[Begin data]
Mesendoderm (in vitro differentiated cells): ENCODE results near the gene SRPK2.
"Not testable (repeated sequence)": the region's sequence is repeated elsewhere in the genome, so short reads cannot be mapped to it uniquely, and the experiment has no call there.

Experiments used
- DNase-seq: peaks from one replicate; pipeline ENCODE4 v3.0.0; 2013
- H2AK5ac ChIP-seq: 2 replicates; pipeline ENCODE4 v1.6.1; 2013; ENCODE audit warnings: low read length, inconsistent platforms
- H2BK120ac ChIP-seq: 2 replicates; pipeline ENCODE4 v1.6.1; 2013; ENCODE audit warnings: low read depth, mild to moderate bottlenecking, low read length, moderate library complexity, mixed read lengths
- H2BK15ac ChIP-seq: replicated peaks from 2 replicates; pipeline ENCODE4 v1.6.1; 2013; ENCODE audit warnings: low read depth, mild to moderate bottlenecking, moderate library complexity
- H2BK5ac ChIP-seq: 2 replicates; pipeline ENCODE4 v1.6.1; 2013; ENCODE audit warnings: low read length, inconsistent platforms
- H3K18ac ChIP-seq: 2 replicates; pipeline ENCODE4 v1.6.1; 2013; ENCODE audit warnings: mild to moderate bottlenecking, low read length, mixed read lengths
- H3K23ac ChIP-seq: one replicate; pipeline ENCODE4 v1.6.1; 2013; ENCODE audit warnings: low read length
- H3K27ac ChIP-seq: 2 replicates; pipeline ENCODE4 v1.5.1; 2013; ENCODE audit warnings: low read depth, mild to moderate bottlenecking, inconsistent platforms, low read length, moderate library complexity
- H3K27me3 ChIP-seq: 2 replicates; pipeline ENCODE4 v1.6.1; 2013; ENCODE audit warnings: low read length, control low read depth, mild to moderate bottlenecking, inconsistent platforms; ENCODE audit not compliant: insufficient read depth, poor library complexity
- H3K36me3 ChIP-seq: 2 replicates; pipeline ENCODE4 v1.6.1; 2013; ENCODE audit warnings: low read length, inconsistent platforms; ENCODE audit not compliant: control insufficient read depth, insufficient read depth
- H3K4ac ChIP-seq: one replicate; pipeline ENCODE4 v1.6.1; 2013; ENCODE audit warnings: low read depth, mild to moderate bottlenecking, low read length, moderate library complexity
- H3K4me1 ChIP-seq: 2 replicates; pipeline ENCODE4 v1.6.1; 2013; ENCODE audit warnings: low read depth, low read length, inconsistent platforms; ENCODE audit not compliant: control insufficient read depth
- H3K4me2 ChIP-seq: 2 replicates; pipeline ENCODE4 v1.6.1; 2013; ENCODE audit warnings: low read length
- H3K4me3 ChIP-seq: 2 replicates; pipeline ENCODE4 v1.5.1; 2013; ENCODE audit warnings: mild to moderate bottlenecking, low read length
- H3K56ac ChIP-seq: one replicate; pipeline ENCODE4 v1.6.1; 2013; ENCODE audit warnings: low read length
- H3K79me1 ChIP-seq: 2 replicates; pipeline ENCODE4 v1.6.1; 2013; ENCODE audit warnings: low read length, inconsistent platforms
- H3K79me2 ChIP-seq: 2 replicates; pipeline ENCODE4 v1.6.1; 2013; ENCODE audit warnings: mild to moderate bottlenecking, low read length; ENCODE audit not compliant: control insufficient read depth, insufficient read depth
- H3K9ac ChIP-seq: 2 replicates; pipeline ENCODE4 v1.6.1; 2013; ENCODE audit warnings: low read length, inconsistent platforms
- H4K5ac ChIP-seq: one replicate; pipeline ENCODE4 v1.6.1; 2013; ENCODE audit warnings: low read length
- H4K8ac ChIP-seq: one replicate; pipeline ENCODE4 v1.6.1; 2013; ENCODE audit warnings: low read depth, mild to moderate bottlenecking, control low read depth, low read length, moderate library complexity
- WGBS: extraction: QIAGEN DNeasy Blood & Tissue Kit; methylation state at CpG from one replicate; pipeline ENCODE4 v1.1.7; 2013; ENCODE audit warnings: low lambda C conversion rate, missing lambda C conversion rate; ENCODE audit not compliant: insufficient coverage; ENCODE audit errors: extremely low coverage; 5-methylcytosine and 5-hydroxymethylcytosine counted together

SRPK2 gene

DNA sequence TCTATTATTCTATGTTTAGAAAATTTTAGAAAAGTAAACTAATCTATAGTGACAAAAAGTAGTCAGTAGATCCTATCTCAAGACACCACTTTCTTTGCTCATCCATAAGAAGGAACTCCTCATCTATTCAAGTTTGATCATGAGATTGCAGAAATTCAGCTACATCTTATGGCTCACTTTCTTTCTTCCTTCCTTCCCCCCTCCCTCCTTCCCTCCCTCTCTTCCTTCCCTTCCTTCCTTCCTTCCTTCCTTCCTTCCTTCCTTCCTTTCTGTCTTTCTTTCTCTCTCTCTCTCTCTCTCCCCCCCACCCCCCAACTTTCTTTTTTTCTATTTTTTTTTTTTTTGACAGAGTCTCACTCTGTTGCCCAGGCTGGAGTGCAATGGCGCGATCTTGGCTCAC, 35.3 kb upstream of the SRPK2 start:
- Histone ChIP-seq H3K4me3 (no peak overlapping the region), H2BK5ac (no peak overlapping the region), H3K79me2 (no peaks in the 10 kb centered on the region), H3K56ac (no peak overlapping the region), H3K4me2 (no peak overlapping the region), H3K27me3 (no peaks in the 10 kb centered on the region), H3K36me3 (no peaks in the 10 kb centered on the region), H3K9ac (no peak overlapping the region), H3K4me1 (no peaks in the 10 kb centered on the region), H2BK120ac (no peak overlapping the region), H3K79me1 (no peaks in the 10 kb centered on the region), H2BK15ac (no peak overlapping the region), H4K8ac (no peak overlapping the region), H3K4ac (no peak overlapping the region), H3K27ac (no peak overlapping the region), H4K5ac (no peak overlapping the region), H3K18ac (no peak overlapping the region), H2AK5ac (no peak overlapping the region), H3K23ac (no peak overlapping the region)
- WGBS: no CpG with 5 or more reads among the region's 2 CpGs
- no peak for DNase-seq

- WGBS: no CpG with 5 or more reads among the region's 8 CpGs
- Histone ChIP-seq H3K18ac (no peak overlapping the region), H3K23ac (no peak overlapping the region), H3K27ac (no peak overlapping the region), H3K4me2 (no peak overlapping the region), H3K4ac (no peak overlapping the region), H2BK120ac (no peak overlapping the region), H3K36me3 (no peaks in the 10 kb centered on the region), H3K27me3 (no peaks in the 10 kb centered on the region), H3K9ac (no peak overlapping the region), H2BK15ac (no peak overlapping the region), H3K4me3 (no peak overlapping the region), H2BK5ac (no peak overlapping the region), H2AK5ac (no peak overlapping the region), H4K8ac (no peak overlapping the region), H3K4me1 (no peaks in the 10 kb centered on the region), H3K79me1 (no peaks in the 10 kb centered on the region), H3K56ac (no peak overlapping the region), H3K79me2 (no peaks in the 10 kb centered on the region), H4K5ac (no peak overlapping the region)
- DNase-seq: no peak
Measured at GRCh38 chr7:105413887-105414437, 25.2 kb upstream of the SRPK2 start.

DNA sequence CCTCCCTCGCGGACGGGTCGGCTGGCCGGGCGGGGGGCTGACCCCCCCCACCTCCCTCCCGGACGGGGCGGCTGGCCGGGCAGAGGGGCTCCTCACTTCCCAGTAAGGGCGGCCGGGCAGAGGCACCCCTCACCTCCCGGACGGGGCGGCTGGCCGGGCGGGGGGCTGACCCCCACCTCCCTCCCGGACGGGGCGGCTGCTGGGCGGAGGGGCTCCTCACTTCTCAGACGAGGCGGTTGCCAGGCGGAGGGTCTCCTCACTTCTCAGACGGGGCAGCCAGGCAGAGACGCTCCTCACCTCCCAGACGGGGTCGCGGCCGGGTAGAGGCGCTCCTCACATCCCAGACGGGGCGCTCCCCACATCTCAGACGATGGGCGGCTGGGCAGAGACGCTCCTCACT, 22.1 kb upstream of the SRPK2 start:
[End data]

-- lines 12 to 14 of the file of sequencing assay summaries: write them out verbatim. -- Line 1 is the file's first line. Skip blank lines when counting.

- H3K27me3 ChIP-seq: 2 replicates; pipeline ENCODE4 v1.6.1; 2013; ENCODE audit warnings: low read length, control low read depth, mild to moderate bottlenecking, inconsistent platforms; ENCODE audit not compliant: insufficient read depth, poor library complexity
- H3K36me3 ChIP-seq: 2 replicates; pipeline ENCODE4 v1.6.1; 2013; ENCODE audit warnings: low read length, inconsistent platforms; ENCODE audit not compliant: control insufficient read depth, insufficient read depth
- H3K4ac ChIP-seq: one replicate; pipeline ENCODE4 v1.6.1; 2013; ENCODE audit warnings: low read depth, mild to moderate bottlenecking, low read length, moderate library complexity